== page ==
Gore Orphanage - Vermilion-Lorain County, Ohio

picture of the bridge The legend of the Gore Orphanage near Vermilion, Lorain County Ohio is the stuff of nightmares. Imagine this scene: as fire engulfs an old wood frame building, the agonized cries of small children trapped inside Pierce the night air. Horrified onlookers stand by, unable to help. The hellish inferno continues for over an are, until finally the screams fall silent and the only sounds that linger are the roar of the flames and the cracking of timbers. Before long the building is reduced to a pile of glowing embers and a few stone foundation pillars.

As red-hot sparks trail off into the black sky, suspicions focused on the Old Man Gore, the man in charge of the institution. His cruel and sadistic treatment of those in his care had long been the subject of hushed gossip around the shores of Lakes Erie. Could he have set the fire himself?

Many in the greater Cleveland area have reported strange occurrences in the woods near the site of that fateful fire. It is said that the screams of the trapped and dying children can still be heard there to this day. Many believe it to be one of the most haunted locations in all of Ohio.

street sigh But although Gore Orphanage Road does exist, no one with the name Gore has ever lived there. Bill Ellis, associate professor, English and American studies, Highacres, Penn State Hazleton, has another explanation for the are roads name. " The road was originally laid out along the boundary line dividing Lorain County from its western neighbor, Huron County, " he explained. " When a surveying error was discovered, a thin strip of land resembling the gore of a dress had to be annexed to Lorain. The route then became known as Gore Road. "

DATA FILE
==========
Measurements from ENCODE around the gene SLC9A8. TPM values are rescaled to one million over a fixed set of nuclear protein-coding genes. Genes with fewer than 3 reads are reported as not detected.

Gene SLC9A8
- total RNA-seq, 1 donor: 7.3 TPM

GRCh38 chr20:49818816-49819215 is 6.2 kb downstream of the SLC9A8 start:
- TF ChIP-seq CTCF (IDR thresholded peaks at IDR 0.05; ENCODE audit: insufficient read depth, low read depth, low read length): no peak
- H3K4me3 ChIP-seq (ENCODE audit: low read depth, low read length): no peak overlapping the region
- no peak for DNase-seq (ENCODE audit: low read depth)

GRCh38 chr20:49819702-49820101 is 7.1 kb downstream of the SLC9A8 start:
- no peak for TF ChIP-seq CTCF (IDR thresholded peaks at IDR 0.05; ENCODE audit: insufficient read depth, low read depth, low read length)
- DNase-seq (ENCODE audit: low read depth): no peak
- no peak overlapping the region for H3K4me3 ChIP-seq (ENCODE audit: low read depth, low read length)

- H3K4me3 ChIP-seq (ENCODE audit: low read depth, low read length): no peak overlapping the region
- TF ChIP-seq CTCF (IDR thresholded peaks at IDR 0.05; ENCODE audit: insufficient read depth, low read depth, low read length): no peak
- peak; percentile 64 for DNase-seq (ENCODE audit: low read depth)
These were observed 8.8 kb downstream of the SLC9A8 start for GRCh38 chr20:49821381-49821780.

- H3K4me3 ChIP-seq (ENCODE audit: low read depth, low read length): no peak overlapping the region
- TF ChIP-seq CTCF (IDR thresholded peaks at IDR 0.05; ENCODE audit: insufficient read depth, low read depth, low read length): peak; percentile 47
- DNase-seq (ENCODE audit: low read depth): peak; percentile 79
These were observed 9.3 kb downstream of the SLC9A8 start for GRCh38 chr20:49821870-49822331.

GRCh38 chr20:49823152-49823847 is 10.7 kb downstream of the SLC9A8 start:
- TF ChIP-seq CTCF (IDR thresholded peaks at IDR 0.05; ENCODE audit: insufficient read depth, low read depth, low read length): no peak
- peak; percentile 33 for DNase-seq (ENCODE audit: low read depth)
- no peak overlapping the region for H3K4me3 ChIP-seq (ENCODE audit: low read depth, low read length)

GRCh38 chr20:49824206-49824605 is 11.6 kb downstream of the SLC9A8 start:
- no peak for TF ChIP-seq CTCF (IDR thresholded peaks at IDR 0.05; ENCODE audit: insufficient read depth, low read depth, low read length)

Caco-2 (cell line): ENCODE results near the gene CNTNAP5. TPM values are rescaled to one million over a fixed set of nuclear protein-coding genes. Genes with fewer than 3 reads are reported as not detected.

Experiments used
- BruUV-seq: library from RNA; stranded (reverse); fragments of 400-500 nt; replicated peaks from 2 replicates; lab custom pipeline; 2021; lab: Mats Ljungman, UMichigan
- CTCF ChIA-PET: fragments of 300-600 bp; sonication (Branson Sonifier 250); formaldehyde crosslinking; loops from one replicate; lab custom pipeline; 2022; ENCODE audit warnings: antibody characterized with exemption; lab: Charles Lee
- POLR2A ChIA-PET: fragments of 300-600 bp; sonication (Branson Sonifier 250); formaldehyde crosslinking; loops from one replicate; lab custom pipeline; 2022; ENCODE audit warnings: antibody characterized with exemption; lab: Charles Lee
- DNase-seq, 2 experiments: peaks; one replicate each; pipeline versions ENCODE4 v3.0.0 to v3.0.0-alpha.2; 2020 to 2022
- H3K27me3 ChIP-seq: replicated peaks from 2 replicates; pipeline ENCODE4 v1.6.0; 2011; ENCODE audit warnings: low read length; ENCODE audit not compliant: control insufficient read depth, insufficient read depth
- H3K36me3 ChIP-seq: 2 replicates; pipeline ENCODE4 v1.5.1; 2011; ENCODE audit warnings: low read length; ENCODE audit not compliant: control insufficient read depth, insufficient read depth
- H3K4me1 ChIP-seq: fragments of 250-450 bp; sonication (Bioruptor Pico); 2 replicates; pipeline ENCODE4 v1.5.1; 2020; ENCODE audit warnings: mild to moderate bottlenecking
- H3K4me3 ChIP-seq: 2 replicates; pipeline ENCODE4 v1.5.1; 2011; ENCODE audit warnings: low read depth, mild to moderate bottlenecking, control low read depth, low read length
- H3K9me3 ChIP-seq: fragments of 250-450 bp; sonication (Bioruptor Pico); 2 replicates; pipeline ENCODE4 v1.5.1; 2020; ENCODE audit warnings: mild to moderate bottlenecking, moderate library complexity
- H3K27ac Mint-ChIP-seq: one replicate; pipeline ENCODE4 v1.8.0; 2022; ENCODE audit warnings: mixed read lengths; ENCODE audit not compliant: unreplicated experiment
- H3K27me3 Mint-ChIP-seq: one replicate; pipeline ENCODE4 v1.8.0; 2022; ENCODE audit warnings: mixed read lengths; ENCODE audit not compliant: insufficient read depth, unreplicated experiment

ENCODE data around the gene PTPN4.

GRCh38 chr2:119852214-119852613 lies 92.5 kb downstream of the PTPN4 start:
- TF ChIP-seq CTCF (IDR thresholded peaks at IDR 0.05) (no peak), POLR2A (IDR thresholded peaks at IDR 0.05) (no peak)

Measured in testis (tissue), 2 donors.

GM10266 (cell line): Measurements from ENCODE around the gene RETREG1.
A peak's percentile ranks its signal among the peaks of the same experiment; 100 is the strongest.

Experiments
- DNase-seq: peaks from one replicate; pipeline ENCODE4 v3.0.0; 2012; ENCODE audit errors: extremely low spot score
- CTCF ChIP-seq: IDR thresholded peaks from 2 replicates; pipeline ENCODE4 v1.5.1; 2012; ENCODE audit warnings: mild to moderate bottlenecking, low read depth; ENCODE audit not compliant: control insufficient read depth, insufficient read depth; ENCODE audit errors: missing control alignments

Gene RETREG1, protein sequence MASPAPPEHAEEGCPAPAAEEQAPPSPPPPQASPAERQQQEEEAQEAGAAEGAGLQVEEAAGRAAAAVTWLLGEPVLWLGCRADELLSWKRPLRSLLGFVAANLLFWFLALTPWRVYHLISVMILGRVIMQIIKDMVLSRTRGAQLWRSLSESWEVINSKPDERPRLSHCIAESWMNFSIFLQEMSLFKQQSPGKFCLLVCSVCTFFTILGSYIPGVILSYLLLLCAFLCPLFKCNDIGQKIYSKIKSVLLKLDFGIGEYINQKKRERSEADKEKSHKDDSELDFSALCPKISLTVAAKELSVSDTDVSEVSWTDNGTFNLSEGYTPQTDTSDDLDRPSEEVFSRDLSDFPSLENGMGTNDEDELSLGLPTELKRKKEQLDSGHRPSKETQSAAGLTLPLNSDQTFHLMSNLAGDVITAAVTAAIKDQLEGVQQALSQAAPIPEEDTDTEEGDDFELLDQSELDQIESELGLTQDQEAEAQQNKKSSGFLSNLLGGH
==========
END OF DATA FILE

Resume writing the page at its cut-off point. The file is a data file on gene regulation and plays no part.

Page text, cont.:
In 1902 a Lutheran minister, the Rev. John Sprunger, established an orphanage nearby known as the Light of Hope. As people associated the road with the institution, the street came to be known as Gore Orphanage Road. However, the site that most people associate with legends of the Gore Orphanage is not where the Light of Hope Orphanage stood. Instead, most visitors go to a deep ravine nearby known as Swift's Hollow. Although the orphanage did buy the land, it never put the magnificent Greek Revival house that once stood to there to practical use.

swift mansion Known as the Swift Mansion, the house, once owned by a successful farmer named Joseph Smith, has it's own weird legends. Swift Mansion Though only the foundations of the house remain, in its glory the house had elaborate furnishings, ornate window frames, marble columns, and other lavish decorations. The first weird stories to come out of the hollow appeared in the early 1900s, when Swift sold his home to Nicholas Wilber, a renowned spiritualist. Rumors spread of the rituals and seances that Wilber regularly held in the house.

remains of the building The tales of dead children in the Gore Orphanage legend may have their origins in some real tragedies at the mansion. Street Sign According tgo the book Aliens, Ghosts, and Cults: Legends We Live, by Bill Ellis (University Press of Mississippi/Jackson, 2001): "The Wilbers were in the habit of calling the spirits of small children back to earth during their seances. Nicholas Wilber's son, Miller, had four children, aged two to eleven, who died during the course of seven days at the height of a diphtheria epidemic. Residents insist that they died at the Swift Mansion and were buried there. The tragic deaths of these four children were remembered by this tigh-knit farming community."